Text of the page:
So, over at Lousy Canuck Jason Thibeault has posted a link to a radio show that he thinks is aiming at strawfeminism. I decided to listen to it, because long experience has taught me that I really can’t trust anyone who simply says “This is stupid”, and I can report that Thibeault is completely wrong in this assessment: they’d have to actually be making arguments before you could claim they’re taking apart strawpersons.
They have two big “arguments”:
1) There are two types of feminists: attractive ones and not-so-attractive ones. The attractive ones use their attractiveness to their advantage and gets jobs and families and good lives, while the not-so-attractive ones get jobs in academics and government and are very angry about their lack of attractiveness.
2) Feminists and women are acting only in their own interests, and so don’t care any more about family or anyone else.
Now, on the first claim, this is actually provably untrue, because I personally know — dealing with academics a fair bit and feminists — that there are a number of quite attractive women who are feminists of the sort that they seem to deride as falling into the unattractive category in terms of behaviour, and an number of less attractive women who use their skills and marketing to get jobs in industry. I know that feminists here will be exasperated that I am opposing their argument by focusing on the attractiveness of the women, but my reply is that when their entire argument and distinction is based on judging the attractiveness of the women involved the easiest way to tear them apart is, in fact, to point out the factual error instead of trying to get into a debate over whether they should be judging on attractiveness or not, especially since logically if I did try that they could easily point out that we should do that in this case because it is the differentiating factor. Thus, I point out that it ain’t, and refute their point, instead of dancing around it in an attempt to shift the focus to a topic more, uh, correct.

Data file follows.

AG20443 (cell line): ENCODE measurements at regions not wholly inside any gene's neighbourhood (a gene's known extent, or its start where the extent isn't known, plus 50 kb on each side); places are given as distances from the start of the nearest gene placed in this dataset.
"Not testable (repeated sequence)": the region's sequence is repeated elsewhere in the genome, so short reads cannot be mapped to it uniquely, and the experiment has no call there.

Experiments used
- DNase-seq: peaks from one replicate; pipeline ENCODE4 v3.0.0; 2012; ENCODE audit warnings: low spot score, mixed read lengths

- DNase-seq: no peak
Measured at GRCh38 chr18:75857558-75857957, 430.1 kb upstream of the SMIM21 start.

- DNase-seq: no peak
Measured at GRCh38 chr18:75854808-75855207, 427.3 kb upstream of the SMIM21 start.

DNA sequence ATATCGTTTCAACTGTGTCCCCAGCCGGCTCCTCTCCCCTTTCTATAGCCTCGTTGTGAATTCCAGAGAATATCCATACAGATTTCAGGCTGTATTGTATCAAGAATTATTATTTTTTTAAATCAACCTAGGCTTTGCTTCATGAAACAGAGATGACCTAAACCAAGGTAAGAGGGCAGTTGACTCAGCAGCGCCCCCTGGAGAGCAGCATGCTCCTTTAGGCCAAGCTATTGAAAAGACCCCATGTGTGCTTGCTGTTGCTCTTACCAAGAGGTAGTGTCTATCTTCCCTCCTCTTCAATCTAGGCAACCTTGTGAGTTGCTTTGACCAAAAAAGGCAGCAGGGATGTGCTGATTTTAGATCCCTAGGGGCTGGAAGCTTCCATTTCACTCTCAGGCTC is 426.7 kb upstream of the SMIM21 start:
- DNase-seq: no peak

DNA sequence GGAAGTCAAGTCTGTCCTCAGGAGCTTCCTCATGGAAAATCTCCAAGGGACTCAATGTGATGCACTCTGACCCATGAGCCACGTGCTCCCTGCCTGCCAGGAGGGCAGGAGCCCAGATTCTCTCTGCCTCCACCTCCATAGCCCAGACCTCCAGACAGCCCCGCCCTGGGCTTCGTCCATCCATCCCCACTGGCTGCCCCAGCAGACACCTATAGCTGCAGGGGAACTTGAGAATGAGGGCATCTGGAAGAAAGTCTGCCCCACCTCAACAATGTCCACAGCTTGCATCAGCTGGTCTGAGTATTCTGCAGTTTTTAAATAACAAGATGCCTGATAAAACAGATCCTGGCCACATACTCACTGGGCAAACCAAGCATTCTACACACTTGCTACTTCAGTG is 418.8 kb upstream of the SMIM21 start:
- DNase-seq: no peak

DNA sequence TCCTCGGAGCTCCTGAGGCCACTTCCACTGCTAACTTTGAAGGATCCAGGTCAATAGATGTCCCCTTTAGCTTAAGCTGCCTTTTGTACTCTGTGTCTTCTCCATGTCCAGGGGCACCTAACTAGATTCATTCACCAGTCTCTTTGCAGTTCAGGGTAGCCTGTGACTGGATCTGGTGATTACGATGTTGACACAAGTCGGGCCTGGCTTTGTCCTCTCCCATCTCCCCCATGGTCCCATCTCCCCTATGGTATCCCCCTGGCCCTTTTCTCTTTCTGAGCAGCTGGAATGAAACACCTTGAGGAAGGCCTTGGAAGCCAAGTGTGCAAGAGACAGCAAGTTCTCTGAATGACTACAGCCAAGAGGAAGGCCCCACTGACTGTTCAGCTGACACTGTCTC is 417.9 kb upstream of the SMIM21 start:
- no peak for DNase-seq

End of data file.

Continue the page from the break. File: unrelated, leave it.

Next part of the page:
Going further, they might have been able to draw a distinction between women who are willing to use their attractiveness and sexuality as a selling point in order to get ahead in life and women who find that to be sexist and objectifying and so detrimental to women as a whole. This would actually be a reasonable debate in feminism, although it’s clear that a number of women who might be associated with that attitude due to their results would deny actually doing that or thinking it acceptable, so it’s a bit shaky. But at least it would have been a point that isn’t just clearly factually wrong; the whole debate over women and sexuality seems to relate to attitudes kinda like this. So there’d be some intelligence in making a point like this. Guess what they didn’t do?
On the second claim, it’s probably true … but not limited to feminism. We are a far more individualistic society than we used to be and a far more selfish one, or at least it seems that way to me. I’m not even going to say that I’m immune, given that I can be fairly selfish far too much of the time. So that women are being encouraged to put their own interests first and reject the old-fashioned ideas of sacrifice and concern for others is a sign of the overall society, not of feminism, and so we shouldn’t expect feminism to be immune from that. Thus, here, they relate something that is at least arguably true … but miss that it’s a societal trait, not a feminist trait.
Thus I can quote one voice in Wizardry 8 in reference to this clip: “It is void of content.”